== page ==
Talk about a food truck…


All That’s Trucking blog by Deborah Lockridge, Editor in Chief

A Titan by Mack now greets visitors to the Levitt Pavilion at SteelStacks, an arts and cultural center and the former site of Bethlehem Steel in Bethlehem, Pa.

The Mack Truck Stop is scheduled to open today; food for the concession stand will be provided by Mr. Bill’s of Allentown, Pa.

A red, white and blue Titan by Mack cab was installed to the side of the concession stand, giving the appearance that the cab is pulling the concession stand as a trailer. The concession window is surrounded by a building wrap that includes four themed panels with photos depicting Mack history.

Mack partnered with ArtsQuest, which manages the Levitt Pavilion, and the Lehigh Career Technical Institute on the project.

Mack Trucks provided the Titan cab to students in LCTI’s Diesel/Medium Heavy Truck, Autobody Collision Repair, Welding and Drafting/CAD technology program. More than 35 students reworked the cab to ready it for its new role at SteelStacks.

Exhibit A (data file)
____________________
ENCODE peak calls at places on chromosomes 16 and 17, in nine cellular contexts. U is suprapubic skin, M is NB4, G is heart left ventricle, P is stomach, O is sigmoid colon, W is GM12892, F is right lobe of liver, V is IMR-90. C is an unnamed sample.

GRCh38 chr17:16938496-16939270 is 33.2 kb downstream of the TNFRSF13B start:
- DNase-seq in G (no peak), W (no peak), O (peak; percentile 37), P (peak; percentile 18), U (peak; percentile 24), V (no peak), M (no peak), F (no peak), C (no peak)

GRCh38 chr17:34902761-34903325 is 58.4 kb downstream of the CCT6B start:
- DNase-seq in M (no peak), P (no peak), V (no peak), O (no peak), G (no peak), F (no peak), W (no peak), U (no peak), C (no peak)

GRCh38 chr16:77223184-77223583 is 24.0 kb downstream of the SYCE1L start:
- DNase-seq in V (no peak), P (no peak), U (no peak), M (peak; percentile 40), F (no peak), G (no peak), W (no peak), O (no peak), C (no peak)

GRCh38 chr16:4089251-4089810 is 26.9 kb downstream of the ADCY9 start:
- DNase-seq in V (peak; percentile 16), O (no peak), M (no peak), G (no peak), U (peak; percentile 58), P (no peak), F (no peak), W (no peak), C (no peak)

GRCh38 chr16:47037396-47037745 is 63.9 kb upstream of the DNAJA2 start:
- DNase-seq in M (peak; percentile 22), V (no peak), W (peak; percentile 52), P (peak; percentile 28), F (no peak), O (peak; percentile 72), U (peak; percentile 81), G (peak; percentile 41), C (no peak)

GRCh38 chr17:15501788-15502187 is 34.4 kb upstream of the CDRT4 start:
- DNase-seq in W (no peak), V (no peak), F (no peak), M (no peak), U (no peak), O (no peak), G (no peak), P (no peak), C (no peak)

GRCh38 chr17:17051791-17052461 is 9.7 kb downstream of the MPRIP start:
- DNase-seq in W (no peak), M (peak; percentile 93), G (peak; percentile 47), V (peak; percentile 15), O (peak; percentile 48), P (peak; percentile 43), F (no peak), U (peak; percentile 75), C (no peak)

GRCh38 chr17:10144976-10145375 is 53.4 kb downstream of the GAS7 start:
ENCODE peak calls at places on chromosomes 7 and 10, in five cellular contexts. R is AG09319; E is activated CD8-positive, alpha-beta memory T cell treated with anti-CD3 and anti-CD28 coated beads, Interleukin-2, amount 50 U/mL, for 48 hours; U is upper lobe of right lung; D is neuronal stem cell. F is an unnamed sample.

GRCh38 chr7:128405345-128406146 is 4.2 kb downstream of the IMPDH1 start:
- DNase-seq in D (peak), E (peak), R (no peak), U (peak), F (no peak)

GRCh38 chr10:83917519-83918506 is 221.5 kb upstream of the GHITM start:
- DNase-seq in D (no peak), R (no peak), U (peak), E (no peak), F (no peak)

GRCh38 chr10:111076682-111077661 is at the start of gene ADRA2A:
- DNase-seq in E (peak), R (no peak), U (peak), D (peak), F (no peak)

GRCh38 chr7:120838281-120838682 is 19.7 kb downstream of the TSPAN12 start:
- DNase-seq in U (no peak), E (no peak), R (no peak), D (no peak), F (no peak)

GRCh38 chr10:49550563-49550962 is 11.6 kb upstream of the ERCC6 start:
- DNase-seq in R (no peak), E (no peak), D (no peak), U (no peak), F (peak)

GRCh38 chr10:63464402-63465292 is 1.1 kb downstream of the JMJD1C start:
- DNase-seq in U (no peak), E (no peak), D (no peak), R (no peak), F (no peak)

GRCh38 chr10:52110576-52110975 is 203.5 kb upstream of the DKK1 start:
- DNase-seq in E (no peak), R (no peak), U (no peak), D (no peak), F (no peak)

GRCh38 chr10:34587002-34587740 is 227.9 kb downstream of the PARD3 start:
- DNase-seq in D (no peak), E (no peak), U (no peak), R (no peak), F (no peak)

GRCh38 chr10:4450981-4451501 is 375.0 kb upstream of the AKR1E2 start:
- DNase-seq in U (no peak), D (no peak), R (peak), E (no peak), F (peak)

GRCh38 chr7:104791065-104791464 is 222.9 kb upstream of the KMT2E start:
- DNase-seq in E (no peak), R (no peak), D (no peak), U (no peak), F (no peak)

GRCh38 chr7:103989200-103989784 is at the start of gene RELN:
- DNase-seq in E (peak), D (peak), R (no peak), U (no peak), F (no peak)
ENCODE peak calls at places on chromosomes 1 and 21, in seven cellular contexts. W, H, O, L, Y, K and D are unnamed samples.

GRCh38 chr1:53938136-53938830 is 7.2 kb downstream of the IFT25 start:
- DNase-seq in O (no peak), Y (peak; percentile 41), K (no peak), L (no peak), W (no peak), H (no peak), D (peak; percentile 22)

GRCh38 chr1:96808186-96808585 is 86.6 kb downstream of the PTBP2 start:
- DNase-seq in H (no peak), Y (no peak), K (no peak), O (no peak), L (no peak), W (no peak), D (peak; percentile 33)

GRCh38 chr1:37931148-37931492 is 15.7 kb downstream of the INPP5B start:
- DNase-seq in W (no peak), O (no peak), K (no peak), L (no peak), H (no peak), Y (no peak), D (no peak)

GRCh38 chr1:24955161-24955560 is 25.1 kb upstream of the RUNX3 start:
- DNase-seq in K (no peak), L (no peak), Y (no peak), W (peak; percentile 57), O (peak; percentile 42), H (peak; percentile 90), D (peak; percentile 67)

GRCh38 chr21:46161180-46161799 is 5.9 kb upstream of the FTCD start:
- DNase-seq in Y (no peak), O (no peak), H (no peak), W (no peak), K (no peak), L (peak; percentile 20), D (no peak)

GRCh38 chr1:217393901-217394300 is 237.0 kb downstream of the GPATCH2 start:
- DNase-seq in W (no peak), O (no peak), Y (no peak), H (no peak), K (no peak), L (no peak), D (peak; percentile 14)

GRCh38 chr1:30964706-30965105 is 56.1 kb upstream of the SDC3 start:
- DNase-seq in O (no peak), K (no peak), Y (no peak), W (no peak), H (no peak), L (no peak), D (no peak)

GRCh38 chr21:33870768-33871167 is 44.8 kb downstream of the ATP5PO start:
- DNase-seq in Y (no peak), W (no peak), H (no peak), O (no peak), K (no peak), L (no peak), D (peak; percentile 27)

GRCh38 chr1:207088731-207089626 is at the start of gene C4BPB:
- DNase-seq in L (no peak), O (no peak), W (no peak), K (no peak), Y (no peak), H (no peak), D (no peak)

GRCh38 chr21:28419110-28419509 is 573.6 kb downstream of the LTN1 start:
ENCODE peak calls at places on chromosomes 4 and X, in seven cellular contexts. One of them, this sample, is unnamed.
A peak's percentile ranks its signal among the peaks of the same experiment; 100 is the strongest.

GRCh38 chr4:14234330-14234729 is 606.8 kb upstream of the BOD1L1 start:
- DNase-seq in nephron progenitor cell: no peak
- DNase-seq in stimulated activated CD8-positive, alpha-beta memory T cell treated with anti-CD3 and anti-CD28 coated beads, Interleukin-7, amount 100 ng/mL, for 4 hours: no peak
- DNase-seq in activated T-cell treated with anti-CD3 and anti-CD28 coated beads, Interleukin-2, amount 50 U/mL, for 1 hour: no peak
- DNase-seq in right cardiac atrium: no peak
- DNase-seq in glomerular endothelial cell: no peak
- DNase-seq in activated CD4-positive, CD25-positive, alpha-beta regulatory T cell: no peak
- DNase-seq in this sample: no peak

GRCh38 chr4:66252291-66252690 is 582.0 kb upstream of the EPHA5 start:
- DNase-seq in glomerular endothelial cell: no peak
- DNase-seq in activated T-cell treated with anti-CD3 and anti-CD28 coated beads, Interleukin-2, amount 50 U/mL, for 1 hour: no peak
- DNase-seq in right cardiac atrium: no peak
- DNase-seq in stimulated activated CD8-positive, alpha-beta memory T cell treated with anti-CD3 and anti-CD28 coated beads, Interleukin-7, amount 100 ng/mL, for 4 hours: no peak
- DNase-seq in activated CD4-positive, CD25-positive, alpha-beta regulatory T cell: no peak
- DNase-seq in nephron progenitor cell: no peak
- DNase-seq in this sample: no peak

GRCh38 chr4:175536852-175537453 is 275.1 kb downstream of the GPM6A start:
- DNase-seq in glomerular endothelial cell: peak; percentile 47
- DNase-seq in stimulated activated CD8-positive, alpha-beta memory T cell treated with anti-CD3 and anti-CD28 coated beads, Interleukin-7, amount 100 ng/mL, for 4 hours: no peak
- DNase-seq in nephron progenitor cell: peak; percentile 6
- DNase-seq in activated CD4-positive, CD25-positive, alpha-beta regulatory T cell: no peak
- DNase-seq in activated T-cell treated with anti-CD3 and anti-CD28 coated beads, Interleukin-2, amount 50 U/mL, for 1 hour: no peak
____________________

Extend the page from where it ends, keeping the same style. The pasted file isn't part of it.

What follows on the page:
“We are proud of our heritage in the Lehigh Valley, and the opportunity to partner with LCTI to give students real-world experience in their chosen career paths,” said Kevin Flaherty, president, Mack Trucks North American Sales Marketing.

Students at LCTI disassembled and rebuilt the truck cab, which included creating schematics for and designing new parts and a number of required modifications.

“The LCTI Diesel Medium Heavy Truck Technician students were able to learn hands-on how a truck is built,” said Randy Schock, LCTI Diesel Medium Heavy Truck Technology instructor. “The students got real world experience on construction and engineering concerns facing the diesel industry today. They were able to hold parts that normally do not get serviced or changed. This gave them a deeper appreciation for the construction and engineering that goes into each truck.”

Calling Mack a longtime partner, ArtsQuest President Jeff Parks says “The Mack Truck Stop is a great example of their continuing support, as well as a visual reminder of Mack’s past and present contributions to the Lehigh Valley, and in fact, the entire nation.”

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